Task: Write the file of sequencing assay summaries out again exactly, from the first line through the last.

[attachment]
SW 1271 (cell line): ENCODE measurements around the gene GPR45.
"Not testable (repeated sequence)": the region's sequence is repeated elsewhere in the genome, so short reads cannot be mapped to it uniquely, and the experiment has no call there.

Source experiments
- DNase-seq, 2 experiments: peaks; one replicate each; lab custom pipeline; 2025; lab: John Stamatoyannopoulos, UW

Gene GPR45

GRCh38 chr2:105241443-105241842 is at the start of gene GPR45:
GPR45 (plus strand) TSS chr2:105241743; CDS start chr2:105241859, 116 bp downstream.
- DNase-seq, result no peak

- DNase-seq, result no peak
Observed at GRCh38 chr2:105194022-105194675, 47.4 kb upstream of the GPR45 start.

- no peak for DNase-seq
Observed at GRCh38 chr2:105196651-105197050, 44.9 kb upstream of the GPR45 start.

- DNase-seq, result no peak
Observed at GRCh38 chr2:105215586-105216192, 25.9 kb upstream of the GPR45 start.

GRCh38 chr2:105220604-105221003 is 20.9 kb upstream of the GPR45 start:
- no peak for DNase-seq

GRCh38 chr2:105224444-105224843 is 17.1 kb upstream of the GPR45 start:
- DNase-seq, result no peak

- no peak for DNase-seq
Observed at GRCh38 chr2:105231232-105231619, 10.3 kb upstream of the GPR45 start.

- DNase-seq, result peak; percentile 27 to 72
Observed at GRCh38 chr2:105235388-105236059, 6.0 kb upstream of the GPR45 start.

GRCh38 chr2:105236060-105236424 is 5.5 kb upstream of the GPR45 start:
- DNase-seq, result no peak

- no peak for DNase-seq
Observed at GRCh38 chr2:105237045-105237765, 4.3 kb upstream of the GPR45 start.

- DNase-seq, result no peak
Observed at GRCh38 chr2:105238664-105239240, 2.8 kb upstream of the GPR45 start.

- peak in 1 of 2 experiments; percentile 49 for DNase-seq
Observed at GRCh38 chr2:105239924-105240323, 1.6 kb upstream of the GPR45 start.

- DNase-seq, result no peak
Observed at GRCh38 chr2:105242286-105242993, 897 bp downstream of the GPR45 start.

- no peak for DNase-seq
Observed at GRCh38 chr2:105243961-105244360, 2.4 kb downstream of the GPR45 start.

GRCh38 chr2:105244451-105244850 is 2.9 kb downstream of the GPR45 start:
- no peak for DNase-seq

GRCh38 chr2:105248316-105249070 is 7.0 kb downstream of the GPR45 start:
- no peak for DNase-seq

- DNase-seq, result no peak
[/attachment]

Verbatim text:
SW 1271 (cell line): ENCODE measurements around the gene GPR45.
"Not testable (repeated sequence)": the region's sequence is repeated elsewhere in the genome, so short reads cannot be mapped to it uniquely, and the experiment has no call there.

Source experiments
- DNase-seq, 2 experiments: peaks; one replicate each; lab custom pipeline; 2025; lab: John Stamatoyannopoulos, UW

Gene GPR45

GRCh38 chr2:105241443-105241842 is at the start of gene GPR45:
GPR45 (plus strand) TSS chr2:105241743; CDS start chr2:105241859, 116 bp downstream.
- DNase-seq, result no peak

- DNase-seq, result no peak
Observed at GRCh38 chr2:105194022-105194675, 47.4 kb upstream of the GPR45 start.

- no peak for DNase-seq
Observed at GRCh38 chr2:105196651-105197050, 44.9 kb upstream of the GPR45 start.

- DNase-seq, result no peak
Observed at GRCh38 chr2:105215586-105216192, 25.9 kb upstream of the GPR45 start.

GRCh38 chr2:105220604-105221003 is 20.9 kb upstream of the GPR45 start:
- no peak for DNase-seq

GRCh38 chr2:105224444-105224843 is 17.1 kb upstream of the GPR45 start:
- DNase-seq, result no peak

- no peak for DNase-seq
Observed at GRCh38 chr2:105231232-105231619, 10.3 kb upstream of the GPR45 start.

- DNase-seq, result peak; percentile 27 to 72
Observed at GRCh38 chr2:105235388-105236059, 6.0 kb upstream of the GPR45 start.

GRCh38 chr2:105236060-105236424 is 5.5 kb upstream of the GPR45 start:
- DNase-seq, result no peak

- no peak for DNase-seq
Observed at GRCh38 chr2:105237045-105237765, 4.3 kb upstream of the GPR45 start.

- DNase-seq, result no peak
Observed at GRCh38 chr2:105238664-105239240, 2.8 kb upstream of the GPR45 start.

- peak in 1 of 2 experiments; percentile 49 for DNase-seq
Observed at GRCh38 chr2:105239924-105240323, 1.6 kb upstream of the GPR45 start.

- DNase-seq, result no peak
Observed at GRCh38 chr2:105242286-105242993, 897 bp downstream of the GPR45 start.

- no peak for DNase-seq
Observed at GRCh38 chr2:105243961-105244360, 2.4 kb downstream of the GPR45 start.

GRCh38 chr2:105244451-105244850 is 2.9 kb downstream of the GPR45 start:
- no peak for DNase-seq

GRCh38 chr2:105248316-105249070 is 7.0 kb downstream of the GPR45 start:
- no peak for DNase-seq

- DNase-seq, result no peak